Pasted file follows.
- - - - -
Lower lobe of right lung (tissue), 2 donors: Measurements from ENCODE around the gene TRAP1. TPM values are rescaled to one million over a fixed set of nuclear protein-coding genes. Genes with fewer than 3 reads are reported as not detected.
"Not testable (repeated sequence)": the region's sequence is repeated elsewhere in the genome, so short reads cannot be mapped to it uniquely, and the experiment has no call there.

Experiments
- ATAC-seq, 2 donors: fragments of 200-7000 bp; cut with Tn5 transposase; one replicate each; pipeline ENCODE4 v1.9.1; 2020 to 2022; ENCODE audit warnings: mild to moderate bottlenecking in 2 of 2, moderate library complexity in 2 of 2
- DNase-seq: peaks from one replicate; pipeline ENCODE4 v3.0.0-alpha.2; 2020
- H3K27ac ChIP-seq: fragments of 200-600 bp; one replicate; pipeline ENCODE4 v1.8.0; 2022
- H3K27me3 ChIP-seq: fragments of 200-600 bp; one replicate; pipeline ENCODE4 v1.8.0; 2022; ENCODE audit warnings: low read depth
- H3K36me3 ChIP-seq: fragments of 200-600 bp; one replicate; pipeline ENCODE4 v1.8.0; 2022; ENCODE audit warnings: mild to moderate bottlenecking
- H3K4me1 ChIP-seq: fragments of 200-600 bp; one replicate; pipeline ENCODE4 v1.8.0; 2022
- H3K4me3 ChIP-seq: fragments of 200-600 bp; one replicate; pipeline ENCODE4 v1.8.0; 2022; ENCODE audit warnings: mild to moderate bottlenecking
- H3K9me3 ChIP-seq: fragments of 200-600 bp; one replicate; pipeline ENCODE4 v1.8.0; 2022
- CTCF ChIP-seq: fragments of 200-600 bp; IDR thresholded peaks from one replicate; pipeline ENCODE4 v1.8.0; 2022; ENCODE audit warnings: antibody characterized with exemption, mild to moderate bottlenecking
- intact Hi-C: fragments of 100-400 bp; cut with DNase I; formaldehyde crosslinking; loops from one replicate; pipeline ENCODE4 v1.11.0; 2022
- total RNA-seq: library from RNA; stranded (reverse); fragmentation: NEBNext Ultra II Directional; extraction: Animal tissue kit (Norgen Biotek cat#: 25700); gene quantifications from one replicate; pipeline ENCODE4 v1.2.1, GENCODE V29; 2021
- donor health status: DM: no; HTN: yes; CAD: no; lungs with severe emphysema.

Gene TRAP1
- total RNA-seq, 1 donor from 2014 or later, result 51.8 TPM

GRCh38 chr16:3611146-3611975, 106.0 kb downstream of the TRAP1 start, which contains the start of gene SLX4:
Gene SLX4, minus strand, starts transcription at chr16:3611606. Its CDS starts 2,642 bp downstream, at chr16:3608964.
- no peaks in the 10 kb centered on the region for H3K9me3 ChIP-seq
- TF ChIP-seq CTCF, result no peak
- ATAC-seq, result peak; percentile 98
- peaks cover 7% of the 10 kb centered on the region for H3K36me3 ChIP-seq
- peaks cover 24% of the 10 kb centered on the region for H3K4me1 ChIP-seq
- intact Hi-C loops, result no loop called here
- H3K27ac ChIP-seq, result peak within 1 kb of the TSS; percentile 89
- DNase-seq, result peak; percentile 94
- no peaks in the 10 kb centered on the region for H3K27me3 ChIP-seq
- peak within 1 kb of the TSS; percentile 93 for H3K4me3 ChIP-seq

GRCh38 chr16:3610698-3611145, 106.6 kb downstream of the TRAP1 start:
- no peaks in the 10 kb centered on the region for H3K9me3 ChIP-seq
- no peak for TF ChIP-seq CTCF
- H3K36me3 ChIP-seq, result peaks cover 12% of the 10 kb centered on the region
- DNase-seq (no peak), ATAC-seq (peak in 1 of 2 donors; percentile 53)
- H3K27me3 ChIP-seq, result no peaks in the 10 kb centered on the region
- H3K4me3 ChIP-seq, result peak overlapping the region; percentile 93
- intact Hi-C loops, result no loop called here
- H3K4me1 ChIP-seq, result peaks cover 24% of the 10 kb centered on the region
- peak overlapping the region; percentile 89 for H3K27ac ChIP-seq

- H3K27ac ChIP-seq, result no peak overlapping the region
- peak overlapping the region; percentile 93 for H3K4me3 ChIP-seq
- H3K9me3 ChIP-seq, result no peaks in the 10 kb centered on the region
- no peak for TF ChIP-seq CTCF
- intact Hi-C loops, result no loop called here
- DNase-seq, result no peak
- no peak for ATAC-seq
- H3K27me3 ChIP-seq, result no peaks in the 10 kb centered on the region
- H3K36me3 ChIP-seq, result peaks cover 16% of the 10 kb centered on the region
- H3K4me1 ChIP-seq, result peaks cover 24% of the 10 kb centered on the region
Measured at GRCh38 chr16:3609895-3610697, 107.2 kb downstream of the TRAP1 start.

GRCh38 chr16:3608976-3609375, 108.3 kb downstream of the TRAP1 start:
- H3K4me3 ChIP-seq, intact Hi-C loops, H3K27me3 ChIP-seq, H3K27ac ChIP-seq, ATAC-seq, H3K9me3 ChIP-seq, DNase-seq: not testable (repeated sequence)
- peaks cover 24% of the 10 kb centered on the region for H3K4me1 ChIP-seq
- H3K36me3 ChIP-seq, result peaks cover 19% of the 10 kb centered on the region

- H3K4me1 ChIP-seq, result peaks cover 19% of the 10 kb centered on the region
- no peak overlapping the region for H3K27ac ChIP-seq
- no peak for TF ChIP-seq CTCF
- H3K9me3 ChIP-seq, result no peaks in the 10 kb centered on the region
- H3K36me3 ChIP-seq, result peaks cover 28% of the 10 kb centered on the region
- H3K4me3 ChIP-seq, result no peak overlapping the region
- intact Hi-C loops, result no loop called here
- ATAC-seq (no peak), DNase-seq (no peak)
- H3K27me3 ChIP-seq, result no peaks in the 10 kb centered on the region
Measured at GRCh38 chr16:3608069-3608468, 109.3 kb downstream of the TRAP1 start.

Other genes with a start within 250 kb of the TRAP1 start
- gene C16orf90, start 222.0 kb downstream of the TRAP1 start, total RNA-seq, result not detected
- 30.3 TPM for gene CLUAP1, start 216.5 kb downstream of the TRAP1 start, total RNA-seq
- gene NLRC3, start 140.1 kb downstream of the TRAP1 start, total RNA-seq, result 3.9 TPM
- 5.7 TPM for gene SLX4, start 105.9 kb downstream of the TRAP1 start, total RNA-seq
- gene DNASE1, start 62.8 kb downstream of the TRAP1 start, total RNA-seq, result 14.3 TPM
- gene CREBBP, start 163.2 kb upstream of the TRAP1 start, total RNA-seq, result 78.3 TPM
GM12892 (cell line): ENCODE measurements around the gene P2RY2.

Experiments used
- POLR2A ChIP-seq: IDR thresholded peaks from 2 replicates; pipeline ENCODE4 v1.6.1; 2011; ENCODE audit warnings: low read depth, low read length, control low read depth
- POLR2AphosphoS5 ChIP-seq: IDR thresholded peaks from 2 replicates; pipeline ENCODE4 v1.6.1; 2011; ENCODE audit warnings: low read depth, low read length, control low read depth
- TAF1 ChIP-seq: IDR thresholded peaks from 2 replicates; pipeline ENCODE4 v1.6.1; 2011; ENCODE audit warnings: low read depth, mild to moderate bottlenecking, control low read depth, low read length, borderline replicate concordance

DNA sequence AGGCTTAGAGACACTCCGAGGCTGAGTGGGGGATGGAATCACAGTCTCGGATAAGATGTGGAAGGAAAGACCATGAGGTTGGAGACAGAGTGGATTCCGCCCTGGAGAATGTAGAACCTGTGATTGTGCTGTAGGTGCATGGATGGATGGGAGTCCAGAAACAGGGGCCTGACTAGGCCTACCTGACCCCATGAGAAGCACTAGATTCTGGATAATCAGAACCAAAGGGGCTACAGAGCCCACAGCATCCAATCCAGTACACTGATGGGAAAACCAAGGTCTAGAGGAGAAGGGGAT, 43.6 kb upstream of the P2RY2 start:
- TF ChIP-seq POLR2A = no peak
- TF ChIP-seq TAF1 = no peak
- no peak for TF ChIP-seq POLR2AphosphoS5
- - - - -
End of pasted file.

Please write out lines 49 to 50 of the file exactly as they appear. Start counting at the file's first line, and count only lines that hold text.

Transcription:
- H3K4me1 ChIP-seq, result peaks cover 24% of the 10 kb centered on the region
Measured at GRCh38 chr16:3609895-3610697, 107.2 kb downstream of the TRAP1 start.